itemCount value


#1

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so my big problem is with the fact that there is no explicit definition of the value for itemCount parameter in the getSubtotal() function, and yet multiplying this same value by 7.5 gives a value of 22. i divided that by the 7.5 and obtained a value of 3 which i am implying is the value of itemCount before it was multiplied. Now someway some how that value matches up with the number of times the takeOrder function is called and changes to 30 when i call it one more time… can some one explain to me the relationships?.

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#2

we do link orderCount and itemCount:

// function declaration with parameter itemCount
const getSubTotal = (itemCount) => {
return itemCount * 7.5;
};
// function call with argument orderCount
getSubTotal(orderCount)

see the comments, i am going to use those terms i specified there.

when we call the function, we supply an argument (orderCount) the value of which gets passed to the function parameter (itemCount), that is how the “linking” works, except in your case the function call is inside another function, the above example is a simplified program of your program

function only get executed when called, if the function isn’t called, it isn’t executed. Because of this, function parameters can be placeholders until they get there value from argument at function call

if it helps, when you call the function, this happens under the hood:

itemCount = orderCount

but JS is handling this for you.


#3

I see…makes a lot more sense if its receiving that value from orderCount. but if thats the case, then why dont we just pass orderCount directly instead of setting up new parameters and passing it to them instead?


#4

directly from where to where?

which new parameters? to them refers to the new parameters?

There are to many references to functions without being named in your question, to understand what you are asking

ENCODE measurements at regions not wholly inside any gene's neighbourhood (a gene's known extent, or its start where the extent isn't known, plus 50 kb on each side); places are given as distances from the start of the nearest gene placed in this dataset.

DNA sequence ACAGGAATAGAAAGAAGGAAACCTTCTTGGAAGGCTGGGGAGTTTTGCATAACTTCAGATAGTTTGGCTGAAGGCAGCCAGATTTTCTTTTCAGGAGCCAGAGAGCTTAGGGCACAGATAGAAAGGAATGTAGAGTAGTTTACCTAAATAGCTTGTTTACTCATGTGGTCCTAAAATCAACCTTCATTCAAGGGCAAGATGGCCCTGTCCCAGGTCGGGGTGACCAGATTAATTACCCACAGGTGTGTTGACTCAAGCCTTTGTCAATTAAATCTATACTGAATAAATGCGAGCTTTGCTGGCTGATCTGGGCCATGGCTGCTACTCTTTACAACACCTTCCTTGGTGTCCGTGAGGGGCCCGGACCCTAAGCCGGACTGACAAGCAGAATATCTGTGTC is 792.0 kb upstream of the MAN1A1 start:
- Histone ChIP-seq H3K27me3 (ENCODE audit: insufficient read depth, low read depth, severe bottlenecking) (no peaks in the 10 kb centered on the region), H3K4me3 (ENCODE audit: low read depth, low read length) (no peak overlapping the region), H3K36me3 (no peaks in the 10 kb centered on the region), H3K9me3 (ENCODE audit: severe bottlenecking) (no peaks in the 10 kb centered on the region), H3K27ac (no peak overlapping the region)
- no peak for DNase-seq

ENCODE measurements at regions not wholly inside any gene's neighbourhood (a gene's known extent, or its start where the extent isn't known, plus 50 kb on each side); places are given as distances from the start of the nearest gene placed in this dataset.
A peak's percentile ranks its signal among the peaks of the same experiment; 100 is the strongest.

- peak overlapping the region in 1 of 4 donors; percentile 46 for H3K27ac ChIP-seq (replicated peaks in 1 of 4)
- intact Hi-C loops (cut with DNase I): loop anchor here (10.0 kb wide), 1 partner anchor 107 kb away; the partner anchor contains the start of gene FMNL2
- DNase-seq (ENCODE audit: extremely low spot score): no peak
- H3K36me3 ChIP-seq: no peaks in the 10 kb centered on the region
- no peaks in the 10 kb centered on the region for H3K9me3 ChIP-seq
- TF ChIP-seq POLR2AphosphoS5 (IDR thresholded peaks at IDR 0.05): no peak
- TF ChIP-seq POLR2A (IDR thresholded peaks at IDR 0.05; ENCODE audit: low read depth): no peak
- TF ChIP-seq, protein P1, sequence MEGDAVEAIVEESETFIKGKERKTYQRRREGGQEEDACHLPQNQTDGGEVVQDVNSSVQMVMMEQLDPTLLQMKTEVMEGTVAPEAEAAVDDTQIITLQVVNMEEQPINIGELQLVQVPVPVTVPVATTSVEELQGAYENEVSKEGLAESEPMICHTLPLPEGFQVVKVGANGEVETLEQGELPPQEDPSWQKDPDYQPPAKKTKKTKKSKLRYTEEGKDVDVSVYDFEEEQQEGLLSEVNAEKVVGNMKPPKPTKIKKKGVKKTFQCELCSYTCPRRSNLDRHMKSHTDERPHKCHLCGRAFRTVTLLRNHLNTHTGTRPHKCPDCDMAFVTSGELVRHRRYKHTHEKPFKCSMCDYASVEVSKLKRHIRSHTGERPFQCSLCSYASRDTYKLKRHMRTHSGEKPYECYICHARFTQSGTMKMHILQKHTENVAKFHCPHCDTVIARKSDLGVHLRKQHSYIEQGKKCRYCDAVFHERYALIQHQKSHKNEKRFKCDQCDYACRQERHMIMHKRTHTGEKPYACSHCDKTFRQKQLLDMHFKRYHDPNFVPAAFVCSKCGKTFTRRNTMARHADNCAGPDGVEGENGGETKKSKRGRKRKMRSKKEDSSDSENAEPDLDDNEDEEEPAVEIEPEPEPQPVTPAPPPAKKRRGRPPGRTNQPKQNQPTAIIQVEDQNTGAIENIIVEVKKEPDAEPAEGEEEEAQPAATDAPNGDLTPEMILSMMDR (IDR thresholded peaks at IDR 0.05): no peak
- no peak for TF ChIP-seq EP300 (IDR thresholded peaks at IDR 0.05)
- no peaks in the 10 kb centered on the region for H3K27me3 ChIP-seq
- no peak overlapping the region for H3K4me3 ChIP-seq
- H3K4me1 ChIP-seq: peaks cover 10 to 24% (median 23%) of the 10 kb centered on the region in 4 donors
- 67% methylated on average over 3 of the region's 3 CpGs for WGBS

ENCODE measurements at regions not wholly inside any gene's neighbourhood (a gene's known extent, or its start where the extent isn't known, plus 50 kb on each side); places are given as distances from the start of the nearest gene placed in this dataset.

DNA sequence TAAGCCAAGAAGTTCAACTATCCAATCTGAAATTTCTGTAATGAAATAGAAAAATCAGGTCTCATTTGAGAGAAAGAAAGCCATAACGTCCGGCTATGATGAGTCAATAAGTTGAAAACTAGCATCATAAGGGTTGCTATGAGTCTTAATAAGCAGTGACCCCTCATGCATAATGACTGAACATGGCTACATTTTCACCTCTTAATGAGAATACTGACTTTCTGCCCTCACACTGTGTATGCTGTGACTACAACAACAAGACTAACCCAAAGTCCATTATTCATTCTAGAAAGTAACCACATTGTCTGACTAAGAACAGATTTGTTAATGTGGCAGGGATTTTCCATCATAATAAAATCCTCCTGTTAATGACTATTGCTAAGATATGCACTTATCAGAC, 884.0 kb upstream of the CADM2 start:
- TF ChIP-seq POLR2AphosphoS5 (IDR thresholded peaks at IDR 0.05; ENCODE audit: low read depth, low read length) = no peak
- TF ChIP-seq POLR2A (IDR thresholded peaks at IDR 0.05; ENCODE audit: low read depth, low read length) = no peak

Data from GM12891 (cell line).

please include: function names and preferable also snippets of code where you have questions about. I can see how the code currently is, as long as you name the functions (so i know where to look)

you can also include how you would design it, then i can explain why this is or isn’t a good idea


#5

Ok i think i have got it all now. Basically, itemCOunt is initially set as a parameter in the getSubTotal function and then the orderCount is passed as the argument. cool.

but what is was thinking of in terms of passing it directly is that we could have

const getSubTotal = () => {
return orderCount * 7.5; //orderCount variable gets multiplied directly instead of being passed as an argument
};
getSubTotal();

as against having to pass parameters and arguments again…
Perhaps it was meant for the purposes of further demonstrating how parameters and arguments work? and if not just for that reason, why does it work better to pass it(orderCount) as an argument rather than directly multiplying the global variable(orderCount).


#6

that as well, but the actual reason is more difficult to understand. Hard coding the global variable (orderCount) everywhere into the function, makes making changes more difficult. Always code defensive, always expect that you might need to change something. The code adapts much better to change when we use parameters.

okay, in a program this small, its not so problematic. But good to learn good habits, better early then late


#8

One of the key points being illustrated in this exercise, apart from those already mentioned, re: arguments and parameters, is scope.

orderCount => global
itemCount  => local

A global variable is any that is outside of the function that accesses it. This is said to be in outer scope. In this exercise the variable resides at the top of scope, namely in context of the window object.

Local variables, on the other hand are defined within the scope of their containing function (an object). When we pass a global variable to a function, but give the parameter a different name, the value of the global is copied to the local, and any change made within the function to that variable is not seen on the outside of the function, and no change takes place to the global (unless it is a reference object such as an array or object).

orderCount is deliberately left outside of any functions so that it can be a running accumulator. As we see, every time a pizza is ordered that value increases by one.


#9

Thanks alot @stetim94 and @mtf for that last bit… ive got it all now thanks to you guys…cheers


#10

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